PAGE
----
Are multiple cloud APIs bad?
Rackspace has recently launched a community portal called Cloud Tools, showcasing third-party tools that support Rackspace’s cloud compute and storage services. The tools are divided into “featured” and “community”. Featured tools are ones that Rackspace has looked at and believes deserve highlighting; they’re not necessarily commercial projects, but Rackspace does have formal relationships with the developers. Community tools are fro any random joe out there who’d like to be listed. The featured tools get a lot more bells and whistles.
While this is a good move for Rackspace, it’s not ground-breaking stuff, although the portal is notable for a design that seems more consumer-friendly (by contrast with Amazon’s highly text-dense, spartan partner listings). Rather, what’s interesting is Rackspace’s ongoing (successful) efforts to encourage an ecosystem to develop around its cloud APIs, and the broader question of cloud API standardization, “de facto” standards, and similar issues.
There are no small number of cloud advocates out there that believe that rapid standardization in the industry would be advantageous, and that Amazon’s S3 and EC2 APIs, as the APIs with the greatest current adoption and broadest tools support, should be adopted as a de facto standard. Indeed, some cloud-enablement packages, like Eucalyptus, have adopted Amazon’s APIs — and will probably run into API dilemmas as they evolve, as private cloud implementations will be different than public ones, leading to inherent API differences, and a commitment to API compatibility means that you don’t fully control your own feature roadmap. There’s something to be said for compatibility, certainly. Compatibility drives commoditization, which would theoretically lower prices and deliver benefits to end-users.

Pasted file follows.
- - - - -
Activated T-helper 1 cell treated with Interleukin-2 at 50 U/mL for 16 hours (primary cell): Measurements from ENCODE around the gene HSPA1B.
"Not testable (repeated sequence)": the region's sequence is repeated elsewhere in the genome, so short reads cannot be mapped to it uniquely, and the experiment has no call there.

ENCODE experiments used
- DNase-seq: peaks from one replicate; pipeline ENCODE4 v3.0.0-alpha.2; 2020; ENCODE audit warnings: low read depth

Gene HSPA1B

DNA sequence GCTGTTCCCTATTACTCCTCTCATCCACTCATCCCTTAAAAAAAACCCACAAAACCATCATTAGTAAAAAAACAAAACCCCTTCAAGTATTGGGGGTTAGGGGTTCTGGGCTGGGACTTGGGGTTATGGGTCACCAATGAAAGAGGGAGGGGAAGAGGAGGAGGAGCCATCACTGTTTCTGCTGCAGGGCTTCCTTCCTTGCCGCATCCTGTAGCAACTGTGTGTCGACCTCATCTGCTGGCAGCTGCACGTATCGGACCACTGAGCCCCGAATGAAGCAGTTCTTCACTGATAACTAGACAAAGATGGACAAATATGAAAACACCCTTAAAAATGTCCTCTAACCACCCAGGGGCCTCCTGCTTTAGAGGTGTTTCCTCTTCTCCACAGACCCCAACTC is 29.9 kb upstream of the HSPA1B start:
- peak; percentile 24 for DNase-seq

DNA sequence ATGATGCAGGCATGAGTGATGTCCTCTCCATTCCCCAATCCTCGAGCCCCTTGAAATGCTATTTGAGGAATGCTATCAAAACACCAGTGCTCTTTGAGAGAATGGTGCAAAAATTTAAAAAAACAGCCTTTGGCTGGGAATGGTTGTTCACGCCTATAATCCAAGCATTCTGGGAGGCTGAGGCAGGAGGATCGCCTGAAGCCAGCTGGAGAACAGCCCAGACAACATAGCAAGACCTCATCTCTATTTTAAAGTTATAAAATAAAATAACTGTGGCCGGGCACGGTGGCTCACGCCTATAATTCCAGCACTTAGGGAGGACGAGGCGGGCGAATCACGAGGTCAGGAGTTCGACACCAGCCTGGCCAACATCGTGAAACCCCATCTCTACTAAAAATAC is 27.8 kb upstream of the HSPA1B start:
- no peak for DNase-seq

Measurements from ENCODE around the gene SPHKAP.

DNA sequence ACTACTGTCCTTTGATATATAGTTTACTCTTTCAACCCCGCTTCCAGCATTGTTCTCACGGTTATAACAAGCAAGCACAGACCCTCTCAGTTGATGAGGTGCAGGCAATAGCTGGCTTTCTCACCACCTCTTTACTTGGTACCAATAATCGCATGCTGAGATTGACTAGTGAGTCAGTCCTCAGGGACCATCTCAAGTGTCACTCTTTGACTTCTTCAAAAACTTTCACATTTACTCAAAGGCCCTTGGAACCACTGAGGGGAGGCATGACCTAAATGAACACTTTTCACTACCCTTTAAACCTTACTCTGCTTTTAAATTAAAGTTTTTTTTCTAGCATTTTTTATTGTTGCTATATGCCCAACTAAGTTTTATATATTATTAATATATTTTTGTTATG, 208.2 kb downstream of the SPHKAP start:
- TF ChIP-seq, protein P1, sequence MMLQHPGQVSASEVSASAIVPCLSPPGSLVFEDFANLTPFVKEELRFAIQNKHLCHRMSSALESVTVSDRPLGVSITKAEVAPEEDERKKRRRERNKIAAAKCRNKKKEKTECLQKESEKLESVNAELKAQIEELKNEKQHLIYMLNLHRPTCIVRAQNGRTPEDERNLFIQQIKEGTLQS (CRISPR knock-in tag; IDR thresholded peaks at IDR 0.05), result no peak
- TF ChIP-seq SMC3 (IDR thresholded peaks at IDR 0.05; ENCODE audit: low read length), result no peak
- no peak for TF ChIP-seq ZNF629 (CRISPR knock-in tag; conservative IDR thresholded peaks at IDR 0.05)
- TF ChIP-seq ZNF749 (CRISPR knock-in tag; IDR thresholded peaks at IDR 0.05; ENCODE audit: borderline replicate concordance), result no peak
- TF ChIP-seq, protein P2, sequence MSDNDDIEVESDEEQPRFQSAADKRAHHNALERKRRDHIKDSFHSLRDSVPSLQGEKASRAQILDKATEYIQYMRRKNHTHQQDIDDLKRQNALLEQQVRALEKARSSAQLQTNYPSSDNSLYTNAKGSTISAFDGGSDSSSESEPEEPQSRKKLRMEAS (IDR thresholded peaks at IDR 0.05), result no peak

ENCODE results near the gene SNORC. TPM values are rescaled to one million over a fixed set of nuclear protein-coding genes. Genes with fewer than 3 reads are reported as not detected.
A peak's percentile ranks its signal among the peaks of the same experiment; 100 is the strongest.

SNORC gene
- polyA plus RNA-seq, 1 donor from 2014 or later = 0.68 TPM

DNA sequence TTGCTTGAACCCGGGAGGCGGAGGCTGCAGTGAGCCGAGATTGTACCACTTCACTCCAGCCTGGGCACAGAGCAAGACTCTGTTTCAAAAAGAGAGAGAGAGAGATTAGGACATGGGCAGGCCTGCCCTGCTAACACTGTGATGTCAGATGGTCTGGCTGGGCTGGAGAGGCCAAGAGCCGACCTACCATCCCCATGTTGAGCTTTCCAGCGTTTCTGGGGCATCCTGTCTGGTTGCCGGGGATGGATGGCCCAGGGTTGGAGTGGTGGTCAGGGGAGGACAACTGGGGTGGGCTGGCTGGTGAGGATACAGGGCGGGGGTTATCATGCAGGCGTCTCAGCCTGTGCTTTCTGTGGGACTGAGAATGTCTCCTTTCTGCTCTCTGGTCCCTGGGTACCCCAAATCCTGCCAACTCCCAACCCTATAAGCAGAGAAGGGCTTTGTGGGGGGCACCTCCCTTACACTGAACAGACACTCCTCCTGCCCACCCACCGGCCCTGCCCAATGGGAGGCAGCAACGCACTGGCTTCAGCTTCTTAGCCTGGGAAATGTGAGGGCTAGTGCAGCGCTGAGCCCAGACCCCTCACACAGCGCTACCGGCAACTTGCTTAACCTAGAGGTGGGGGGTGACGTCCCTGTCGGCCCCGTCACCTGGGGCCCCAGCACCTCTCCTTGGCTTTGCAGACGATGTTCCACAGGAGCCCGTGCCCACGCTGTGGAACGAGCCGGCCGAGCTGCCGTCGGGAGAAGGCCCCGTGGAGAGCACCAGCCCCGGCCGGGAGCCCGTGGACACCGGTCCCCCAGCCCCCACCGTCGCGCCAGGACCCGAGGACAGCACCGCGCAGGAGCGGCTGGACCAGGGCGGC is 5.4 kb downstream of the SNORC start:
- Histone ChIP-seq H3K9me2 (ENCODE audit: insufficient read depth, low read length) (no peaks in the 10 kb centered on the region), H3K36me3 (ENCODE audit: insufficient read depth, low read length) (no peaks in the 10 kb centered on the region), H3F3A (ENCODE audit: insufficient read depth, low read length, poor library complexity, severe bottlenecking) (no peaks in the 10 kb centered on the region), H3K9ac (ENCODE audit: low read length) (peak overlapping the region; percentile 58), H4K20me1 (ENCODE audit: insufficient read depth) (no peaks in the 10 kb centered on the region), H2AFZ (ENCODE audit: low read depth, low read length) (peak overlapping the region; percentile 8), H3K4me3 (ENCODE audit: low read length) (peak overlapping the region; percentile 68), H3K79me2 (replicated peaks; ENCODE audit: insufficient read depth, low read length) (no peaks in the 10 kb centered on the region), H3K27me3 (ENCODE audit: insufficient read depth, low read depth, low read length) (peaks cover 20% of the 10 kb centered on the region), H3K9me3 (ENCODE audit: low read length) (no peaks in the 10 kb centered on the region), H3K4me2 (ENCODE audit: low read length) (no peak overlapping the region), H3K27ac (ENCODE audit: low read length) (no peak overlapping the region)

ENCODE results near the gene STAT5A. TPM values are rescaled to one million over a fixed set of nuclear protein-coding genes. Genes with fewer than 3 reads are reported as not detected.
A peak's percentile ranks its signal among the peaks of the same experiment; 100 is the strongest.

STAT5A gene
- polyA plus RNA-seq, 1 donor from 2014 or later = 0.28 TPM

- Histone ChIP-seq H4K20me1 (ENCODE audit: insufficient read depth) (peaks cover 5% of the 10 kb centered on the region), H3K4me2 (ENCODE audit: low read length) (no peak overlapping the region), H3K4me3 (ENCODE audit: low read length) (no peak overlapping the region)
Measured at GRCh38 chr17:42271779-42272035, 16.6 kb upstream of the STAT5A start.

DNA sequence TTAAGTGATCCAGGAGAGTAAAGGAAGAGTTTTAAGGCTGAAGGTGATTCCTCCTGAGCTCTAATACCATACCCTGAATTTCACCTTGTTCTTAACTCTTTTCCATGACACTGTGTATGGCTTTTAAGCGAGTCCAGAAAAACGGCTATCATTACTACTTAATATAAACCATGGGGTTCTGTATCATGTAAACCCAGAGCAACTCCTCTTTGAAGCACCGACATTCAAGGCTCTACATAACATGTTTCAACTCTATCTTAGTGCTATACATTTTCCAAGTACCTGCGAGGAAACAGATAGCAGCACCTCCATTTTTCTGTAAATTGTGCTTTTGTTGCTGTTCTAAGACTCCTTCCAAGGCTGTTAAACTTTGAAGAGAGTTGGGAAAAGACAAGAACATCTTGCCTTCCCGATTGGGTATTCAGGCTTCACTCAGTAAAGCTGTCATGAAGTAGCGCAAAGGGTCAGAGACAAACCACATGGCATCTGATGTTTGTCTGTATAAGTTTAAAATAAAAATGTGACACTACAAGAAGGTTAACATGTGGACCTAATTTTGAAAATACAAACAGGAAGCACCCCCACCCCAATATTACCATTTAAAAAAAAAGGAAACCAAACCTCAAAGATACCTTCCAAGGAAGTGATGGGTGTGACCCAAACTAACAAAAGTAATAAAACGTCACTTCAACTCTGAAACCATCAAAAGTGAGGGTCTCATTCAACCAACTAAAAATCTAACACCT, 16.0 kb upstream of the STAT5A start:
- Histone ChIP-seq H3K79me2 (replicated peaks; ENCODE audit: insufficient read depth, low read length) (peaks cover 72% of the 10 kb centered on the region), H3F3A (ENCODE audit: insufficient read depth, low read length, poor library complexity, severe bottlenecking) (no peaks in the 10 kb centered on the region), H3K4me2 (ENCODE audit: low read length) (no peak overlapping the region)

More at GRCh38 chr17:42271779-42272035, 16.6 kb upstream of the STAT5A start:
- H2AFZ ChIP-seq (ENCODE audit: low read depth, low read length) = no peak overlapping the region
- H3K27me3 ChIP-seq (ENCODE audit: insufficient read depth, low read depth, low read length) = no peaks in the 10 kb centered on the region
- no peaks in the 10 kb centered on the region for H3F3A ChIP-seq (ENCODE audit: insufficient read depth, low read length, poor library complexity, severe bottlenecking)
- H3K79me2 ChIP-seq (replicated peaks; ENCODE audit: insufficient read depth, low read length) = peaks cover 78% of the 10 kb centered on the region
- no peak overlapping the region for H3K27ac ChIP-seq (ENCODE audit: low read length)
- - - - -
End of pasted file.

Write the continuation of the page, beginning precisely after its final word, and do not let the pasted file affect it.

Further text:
However, I believe that it’s too early in the market to seek commoditization. Universal commitment to a particular API at this point clamps standardized functionality within a least-common-denominator range, and it restricts the implementation possibilities, to the detriment of innovation. As long as there is rapid innovation and the market continues to offer a slew of new features — something which I anticipate will continue at least through the end of 2011 and likely beyond — standardization is going to be of highly limited benefit.
Rackspace’s API is different than Amazon’s because Rackspace has taken some different fundamental approaches, especially with regard to the network. For another example of significant API differences, compare EMC’s Atmos API to Amazon’s S3 API. Storage is a pretty simple thing, but there are nevertheless meaningful differences in the APIs, reflecting EMC’s different philosophy and approach. (As a sideline, you might find William Vambenepe’s comparison of public cloud APIs in the context of REST, to be an interesting read.)
Everyone can agree on a certain set of core cloud concepts, and I expect that we’ll see libraries that provide unified API access to different underlying clouds; for instance, libcloud (for Python) is the beginning of one such effort. And, of course, third parties like RightScale specialize in providing unified interfaces to multiple clouds.
One thing to keep in mind: Most of the cloud APIs to date are really easy to work with. This means that if you have a tool that supports one API, it’s not terribly hard or time-consuming to make it support another API, assuming that you’re confining yourself to basic functionality.
There’s certainly something to be said in favor of other cloud providers offering an API compatibility layer for basic EC2 and S3 functionality, to satisfy customer demand for such. This also seems to be the kind of thing that’s readily executed as a third-party library, though.